Rescinding a job offer after a negotiation attempt--kosher?

Here’s a story from the academic world in which a woman received an offer for a tenure track position, and replied with the following email:

The college replied as follows:

TLDR: She replied to the offer by attempting to negotiate for better pay and various benefits, and they replied by rescinding the job offer.

People in academia are generally up in arms about this, though this isn’t universal. Some complain, for example, that her email showed an entitled attitude that justified the rescinsion. (I am not sure that is a word but it should be.) A reply to that argument is that to think of negotiation attempts as evincing a kind of “attitude” is to misunderstand the practice of negotiation completely. If you don’t want to negotiate, just don’t negotiate, stand on your original offer, and let the candidate take or leave it. No harm no foul as they say.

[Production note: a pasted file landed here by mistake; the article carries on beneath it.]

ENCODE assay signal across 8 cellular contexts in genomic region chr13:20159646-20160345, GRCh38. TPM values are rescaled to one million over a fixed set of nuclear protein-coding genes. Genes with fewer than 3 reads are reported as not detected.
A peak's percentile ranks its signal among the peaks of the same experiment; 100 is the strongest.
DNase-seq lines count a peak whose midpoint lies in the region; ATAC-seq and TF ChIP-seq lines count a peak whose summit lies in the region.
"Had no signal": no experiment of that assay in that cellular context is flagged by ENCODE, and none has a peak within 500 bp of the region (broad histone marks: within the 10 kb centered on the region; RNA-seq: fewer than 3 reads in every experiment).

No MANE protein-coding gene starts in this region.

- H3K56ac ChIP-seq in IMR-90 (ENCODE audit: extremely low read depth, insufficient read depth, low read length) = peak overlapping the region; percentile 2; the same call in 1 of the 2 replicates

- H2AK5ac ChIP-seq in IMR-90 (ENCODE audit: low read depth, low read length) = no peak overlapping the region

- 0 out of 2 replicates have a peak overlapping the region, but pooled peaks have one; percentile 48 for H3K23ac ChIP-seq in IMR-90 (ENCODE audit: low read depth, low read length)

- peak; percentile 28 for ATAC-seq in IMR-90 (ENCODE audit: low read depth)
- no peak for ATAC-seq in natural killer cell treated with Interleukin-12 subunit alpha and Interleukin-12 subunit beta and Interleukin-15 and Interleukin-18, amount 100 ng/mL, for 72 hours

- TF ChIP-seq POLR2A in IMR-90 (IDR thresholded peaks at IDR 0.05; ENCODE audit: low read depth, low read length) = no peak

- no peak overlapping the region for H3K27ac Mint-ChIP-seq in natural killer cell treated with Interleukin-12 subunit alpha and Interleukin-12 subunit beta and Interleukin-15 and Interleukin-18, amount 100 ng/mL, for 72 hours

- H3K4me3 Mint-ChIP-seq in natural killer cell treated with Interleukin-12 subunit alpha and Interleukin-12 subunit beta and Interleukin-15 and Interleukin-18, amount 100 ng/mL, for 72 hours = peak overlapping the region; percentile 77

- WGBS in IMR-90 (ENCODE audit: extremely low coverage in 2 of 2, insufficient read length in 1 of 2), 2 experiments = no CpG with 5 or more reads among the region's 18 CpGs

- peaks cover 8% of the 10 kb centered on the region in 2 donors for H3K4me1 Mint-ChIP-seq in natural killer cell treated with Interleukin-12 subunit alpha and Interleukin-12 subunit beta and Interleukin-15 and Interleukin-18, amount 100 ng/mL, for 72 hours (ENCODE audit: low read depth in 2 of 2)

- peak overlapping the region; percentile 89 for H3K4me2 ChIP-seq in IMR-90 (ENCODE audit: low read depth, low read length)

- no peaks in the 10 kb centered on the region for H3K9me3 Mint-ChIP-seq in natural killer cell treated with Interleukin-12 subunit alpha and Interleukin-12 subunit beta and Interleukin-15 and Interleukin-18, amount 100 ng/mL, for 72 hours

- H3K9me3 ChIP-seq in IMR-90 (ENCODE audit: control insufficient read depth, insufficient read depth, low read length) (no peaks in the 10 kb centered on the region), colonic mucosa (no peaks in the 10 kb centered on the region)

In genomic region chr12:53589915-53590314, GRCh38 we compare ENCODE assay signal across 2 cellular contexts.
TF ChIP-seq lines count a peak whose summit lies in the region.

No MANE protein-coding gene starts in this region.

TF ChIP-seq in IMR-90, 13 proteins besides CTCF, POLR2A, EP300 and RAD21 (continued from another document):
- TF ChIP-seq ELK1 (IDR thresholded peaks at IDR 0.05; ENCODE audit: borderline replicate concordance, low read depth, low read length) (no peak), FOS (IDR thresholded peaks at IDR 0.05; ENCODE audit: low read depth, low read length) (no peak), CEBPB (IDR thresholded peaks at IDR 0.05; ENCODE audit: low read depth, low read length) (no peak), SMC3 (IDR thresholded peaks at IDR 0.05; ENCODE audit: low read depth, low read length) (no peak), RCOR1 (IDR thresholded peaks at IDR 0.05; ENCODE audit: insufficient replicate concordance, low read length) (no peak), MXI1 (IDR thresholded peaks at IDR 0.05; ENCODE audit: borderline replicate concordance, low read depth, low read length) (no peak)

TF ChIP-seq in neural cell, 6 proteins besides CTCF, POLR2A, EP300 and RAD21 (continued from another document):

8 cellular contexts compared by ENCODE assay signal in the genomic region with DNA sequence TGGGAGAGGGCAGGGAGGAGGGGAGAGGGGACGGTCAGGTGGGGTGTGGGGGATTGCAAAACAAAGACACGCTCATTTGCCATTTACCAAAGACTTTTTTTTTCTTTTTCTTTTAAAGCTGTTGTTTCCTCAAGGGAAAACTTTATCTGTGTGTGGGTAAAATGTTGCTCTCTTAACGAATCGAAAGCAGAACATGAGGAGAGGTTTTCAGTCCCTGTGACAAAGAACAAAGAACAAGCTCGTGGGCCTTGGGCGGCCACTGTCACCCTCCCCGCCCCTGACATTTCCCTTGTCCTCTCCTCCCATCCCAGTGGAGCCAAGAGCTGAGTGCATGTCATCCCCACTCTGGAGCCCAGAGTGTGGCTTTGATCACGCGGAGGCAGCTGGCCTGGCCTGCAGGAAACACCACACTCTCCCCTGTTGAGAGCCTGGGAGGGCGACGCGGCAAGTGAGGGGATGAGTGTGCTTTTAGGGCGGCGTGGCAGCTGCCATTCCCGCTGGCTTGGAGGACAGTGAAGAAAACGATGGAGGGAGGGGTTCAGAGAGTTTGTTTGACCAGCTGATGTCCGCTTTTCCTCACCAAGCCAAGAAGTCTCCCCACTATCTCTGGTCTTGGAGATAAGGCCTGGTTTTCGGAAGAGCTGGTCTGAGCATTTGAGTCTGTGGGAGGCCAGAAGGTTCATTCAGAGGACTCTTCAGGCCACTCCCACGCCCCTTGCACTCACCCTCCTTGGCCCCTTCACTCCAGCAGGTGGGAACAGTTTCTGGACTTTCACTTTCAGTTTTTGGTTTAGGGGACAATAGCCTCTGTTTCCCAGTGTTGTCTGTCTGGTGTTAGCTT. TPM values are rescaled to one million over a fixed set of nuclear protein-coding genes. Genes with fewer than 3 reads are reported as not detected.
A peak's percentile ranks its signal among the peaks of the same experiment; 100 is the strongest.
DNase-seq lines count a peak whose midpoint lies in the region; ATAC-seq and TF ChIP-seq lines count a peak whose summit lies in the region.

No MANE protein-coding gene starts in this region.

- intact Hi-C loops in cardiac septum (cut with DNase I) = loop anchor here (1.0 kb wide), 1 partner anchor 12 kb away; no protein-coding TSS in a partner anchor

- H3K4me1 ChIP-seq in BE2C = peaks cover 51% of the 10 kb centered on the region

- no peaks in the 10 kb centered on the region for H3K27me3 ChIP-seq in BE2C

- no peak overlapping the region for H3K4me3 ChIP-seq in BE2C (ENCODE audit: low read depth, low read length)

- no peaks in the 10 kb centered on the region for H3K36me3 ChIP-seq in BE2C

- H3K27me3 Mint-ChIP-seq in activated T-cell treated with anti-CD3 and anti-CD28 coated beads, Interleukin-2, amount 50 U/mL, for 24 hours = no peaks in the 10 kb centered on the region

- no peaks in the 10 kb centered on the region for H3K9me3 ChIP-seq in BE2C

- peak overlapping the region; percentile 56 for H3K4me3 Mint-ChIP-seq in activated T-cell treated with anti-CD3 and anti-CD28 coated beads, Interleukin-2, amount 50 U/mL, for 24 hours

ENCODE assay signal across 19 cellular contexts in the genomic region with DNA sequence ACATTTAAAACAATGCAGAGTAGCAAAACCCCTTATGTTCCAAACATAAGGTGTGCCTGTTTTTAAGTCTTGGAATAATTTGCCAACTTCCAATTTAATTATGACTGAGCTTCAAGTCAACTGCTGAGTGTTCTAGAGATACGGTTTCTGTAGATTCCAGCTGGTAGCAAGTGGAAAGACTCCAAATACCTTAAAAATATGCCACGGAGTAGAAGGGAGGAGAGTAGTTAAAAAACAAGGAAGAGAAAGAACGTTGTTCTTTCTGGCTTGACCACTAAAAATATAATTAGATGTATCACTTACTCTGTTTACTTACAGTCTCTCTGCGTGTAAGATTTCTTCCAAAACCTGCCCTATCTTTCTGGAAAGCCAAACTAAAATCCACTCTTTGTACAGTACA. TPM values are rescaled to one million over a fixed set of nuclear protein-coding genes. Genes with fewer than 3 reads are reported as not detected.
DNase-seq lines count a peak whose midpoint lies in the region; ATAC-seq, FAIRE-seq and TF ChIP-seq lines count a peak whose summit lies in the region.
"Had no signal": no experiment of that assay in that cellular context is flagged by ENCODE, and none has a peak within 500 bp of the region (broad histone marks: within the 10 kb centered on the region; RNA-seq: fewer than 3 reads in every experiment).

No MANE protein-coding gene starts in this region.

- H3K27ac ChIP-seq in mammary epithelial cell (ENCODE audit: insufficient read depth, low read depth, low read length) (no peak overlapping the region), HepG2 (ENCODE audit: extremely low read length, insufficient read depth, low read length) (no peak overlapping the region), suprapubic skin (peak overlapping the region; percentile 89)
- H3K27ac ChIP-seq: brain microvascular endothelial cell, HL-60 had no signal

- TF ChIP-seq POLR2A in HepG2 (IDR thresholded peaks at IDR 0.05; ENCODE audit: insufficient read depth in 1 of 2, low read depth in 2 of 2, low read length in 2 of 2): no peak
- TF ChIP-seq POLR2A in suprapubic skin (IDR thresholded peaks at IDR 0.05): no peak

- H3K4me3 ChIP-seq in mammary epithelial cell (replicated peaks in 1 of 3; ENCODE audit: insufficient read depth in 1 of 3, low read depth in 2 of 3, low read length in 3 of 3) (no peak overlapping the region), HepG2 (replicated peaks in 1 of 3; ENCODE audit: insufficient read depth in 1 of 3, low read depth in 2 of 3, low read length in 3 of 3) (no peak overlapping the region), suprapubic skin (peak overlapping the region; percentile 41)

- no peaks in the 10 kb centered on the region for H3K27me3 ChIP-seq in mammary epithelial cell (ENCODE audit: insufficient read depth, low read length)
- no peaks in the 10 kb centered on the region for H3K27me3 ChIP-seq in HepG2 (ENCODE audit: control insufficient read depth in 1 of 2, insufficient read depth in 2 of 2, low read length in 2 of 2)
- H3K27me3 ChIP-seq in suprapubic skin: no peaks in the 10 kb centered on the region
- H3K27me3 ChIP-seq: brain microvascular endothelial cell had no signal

A petition to the American Philosophical Association has even been started, asking the APA to weigh in against the college and amend their handbook to deal with situations like this. About a hundred signatures at this moment, I don’t know if it will go anywhere but it’s all over my facebook feed today.

Well, I’m curious what you guys think. I’m particularly curious how this would be viewed “in the real world (i.e. outside the academy).” How would this rescinding of the offer be viewed? Business as usual? Unusual but totally justifiable? Okay but stupid? Positively unethical? What do you think?

And whatever the answer is to the question of how it would be viewed, how should it be viewed?

We’re way ahead of you, Frylock.

Sorry!!! :frowning:

No harm done–but I kinda wondered why you hadn’t chimed in on that other thread. :slight_smile:

The general rule in contract law is that if you counter-offer, you’ve implicitly rejected the original offer, so the party that made the original offer is under no obligation to keep the original offer on the table, unless the offer was stated to be open for a set period.

So in this case, by asking for different terms in her counter-offer, she rejected the university’s offer and they could choose to end negotiations.

(Not intended as legal advice, of course, but just to comment in a general way on a matter of public interest.)